Poornima Vijayashanker

Applications and Resources to Help You Get Started with Augmented Reality and Virtual Reality


In the last episode of Build, we exposed a number of myths about current augmented reality and virtual reality trends, and how new products are evolving by learning from predecessors like Google Glass.

If the episode piqued your curiosity and left you wondering how you can get started or where you can find more resources, today’s episode is for you!

Rose Haft, the CEO and Founder of Lumenora, is back, and together we’re going to share some applications of augmented reality and virtual reality that are here to stay, and how you can get started tinkering with the technology.

Here’s what you’ll learn as you watch this episode:

  • How 200+ companies are using augmented reality and virtual reality
  • Why augmented reality and virtual reality aren’t just limited to industries like gaming, but how others like healthcare are adopting it
  • The software tools and resources that are available today that make it easier for early adopters like you to start tinkering and developing applications

Listen to the episode on iTunes!

Applications and Resources to Help You Get Started with Augmented Reality and Virtual Reality Transcript (Raw)

Poornima Vijayashanker: In the previous episode of Build, we shared some of the most common myths and misconceptions related to augmented and virtual reality. If you missed the episode, I’ve included a link to it below. In today’s episode, we’re going to do a deeper dive into some of the applications of augmented and virtual reality, and talk about how you can get involved and your hands dirty using the technology. So, stay tuned.

Welcome to Build, brought to you by Pivotal Tracker. I’m your host, Poornima Vijayashanker, the founder of Femgineer, In each episode, innovators and I debunk a number of myths and misconceptions related to building products, companies, and your career in tech. In today’s episode, we’re back with Rose Halt, who is the CEO and founder of Lumenora, and we’re gonna be doing a deeper dive into augmented and virtual reality, talking about some of the applications, as well as how you can get started using the technology. Thanks again for joining us Rose.

Rose Haft: Yeah, thanks for having me.

How 200+ companies are using augmented reality and virtual reality

Poornima Vijayashanker: Yeah, so, let’s go ahead and dive in. Last time, we talked about some of the myths. This time, I want to talk about some of the applications, so maybe you can walk us through what you’re seeing in terms of use cases for AR and VR.

Rose Haft: Yeah, so even though people think that AR and VR is done. We talk about on the last episode, there are over 200 companies who are using it today.

Poornima Vijayashanker: Wow.

Rose Haft: Which is pretty significant. They’re using it to help reduce errors in production lines, helping to provide instructions where people might not have a lot of experience in a job, and helping to make sure that everyone is doing what they’re supposed to do when they’re supposed to. So, a lot of optimization.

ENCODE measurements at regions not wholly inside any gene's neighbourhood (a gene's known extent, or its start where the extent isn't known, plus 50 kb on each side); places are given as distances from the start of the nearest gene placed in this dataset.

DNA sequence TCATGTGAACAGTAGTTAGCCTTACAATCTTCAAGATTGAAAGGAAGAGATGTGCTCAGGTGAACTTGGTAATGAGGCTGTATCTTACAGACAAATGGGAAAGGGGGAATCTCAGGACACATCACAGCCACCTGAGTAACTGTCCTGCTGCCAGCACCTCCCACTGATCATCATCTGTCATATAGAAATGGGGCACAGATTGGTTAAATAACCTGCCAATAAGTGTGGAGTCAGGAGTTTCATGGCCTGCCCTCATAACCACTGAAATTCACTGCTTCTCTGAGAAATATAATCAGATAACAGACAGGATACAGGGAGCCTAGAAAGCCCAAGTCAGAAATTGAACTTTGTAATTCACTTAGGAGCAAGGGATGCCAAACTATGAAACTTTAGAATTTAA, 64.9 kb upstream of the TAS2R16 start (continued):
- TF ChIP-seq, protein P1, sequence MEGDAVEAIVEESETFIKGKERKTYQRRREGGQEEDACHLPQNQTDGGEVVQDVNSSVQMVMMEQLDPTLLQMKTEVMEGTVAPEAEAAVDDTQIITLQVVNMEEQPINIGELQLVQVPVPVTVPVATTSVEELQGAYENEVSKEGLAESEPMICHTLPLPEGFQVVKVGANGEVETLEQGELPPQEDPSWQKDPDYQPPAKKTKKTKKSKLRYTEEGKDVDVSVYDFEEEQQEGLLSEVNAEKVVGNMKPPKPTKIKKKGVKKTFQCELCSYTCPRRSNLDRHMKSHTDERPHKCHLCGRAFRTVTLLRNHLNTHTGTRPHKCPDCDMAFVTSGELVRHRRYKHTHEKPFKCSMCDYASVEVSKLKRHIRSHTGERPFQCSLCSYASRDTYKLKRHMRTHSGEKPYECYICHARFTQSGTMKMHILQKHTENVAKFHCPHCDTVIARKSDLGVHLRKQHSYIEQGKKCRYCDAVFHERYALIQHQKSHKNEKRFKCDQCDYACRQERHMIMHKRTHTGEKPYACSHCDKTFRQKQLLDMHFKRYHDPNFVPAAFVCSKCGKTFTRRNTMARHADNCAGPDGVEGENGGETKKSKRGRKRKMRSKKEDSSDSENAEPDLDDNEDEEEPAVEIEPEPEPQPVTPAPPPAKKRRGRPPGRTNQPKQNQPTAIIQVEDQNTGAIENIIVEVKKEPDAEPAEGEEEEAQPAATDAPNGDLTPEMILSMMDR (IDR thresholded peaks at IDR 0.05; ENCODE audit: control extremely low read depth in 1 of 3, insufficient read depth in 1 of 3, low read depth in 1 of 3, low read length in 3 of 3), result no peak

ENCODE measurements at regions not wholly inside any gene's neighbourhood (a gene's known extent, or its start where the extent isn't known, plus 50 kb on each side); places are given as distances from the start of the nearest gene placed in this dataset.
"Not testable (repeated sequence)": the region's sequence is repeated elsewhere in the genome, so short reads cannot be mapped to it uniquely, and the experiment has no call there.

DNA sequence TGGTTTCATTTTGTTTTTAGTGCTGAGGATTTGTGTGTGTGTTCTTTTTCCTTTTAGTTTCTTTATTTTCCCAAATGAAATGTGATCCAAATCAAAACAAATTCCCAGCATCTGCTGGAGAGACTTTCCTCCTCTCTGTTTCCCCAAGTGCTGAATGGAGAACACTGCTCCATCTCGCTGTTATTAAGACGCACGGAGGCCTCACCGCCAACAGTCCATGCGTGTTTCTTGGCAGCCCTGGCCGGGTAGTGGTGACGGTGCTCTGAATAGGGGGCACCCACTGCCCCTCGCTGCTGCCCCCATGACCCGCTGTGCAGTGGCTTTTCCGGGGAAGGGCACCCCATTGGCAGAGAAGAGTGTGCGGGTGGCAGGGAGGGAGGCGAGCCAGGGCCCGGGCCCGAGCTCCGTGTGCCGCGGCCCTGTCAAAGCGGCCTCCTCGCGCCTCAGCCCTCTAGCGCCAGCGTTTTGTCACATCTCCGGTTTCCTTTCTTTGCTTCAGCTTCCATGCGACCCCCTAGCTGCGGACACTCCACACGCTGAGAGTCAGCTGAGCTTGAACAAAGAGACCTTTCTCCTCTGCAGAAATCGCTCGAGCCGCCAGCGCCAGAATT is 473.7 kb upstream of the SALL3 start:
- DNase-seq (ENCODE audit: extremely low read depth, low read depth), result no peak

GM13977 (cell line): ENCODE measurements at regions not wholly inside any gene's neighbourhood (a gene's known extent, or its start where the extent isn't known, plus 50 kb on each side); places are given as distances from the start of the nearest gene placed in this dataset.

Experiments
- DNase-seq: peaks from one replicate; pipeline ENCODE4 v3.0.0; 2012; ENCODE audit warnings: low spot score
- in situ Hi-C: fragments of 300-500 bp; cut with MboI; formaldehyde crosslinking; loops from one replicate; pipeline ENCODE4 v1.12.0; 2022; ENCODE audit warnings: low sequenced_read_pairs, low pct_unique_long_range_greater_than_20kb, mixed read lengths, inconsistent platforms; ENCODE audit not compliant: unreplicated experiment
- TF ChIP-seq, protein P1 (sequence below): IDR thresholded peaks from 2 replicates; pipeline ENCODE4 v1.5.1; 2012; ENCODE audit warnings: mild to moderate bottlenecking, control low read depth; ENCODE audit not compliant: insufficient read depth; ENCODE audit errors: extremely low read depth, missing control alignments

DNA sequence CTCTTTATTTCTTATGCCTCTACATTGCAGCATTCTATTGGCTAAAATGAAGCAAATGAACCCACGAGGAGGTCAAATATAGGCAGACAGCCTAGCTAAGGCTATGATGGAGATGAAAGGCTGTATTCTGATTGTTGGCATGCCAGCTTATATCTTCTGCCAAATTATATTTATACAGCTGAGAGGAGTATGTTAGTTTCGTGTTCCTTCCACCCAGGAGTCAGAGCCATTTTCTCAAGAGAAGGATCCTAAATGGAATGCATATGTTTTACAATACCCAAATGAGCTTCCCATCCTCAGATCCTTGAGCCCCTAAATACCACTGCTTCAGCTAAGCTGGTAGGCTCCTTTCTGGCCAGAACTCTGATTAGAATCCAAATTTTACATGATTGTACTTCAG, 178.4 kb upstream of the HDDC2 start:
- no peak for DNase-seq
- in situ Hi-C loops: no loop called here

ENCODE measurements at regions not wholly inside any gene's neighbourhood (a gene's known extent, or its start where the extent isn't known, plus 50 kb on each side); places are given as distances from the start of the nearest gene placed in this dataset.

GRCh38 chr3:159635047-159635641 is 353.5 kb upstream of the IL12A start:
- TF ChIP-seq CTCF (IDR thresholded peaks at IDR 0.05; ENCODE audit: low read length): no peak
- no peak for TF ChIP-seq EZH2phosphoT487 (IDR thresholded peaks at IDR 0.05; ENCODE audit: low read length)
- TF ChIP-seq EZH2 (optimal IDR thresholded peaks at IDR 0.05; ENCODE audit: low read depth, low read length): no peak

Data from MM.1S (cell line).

How augmented reality and virtual reality is helping the healthcare industry

There are companies starting to work on Healthcare, trying to help to improve the patient-doctor experience, and that’s another prominent one that’s starting to take off. And then also in gaming. I’m sure you guys have all seen a lot of gaming videos of your friends on the internet, and so that’s another one that people really like, and enjoy.

Poornima Vijayashanker: Yeah, I think the gaming one has been going on since the 90’s, right? So, that’s definitely one that’s sort of here to stay. So, are there any other applications? I know I’ve seen some stuff around simulating things like surgeries, anything else that comes to mind?

Rose Haft: Yeah, absolutely. So, on that surgery front, being able to train people and have the opportunity to practice something, before doing it in real life has been known to increase the likelihood of success. And so, people who are going into surgery it’s really helpful to know the doctor has practiced a couple more times on a specific patient with similar body types, and expectations, and unique scenarios before they go in for a dangerous surgery. So we’re really starting to see them being used to help humans make fewer errors in general, which is really interesting. As we’re increasing the robotic technology to create machines, that can do things perfectly, we’re also helping humans to do things perfectly.

Additional applications and use cases for augmented reality and virtual reality

Poornima Vijayashanker: Well, I don’t know if perfection is necessarily the goal, but that’s good to hear that that’s what they’re aiming for. So, are these just trends, or are there more applications that you see coming down the pipeline?

Rose Haft: Yeah, these definitely aren’t trends. There are people who are starting to get to know and understand, and the right tools are being built now, from software and the hardware perspective, that will allow people to start adopting them. Today, I just had an interview with somebody who has tried using it in a business setting, and there’s still some issues that they’re running into even with billions of dollars being put into developing headsets. And so, as an engineer, I’m trying to…they say laziness is one of the virtues of being an engineer, and trying to do things right the first time, so as a startup, after people have put a lot of money in, we’re able to take a hard look at some of the reasons why people aren’t able to use them, and be able to put them design to prevent those flaws, and make them more adoptable.

Poornima Vijayashanker: Yeah, so it’s gotta be a really high cost of production right? And for people in the audience who want to play with the technology, it costs like several thousands of dollars just to get a headset, and then of course there’s a software being developed, so how are you seeing the cost come down, or how companies trying to bring down those production costs?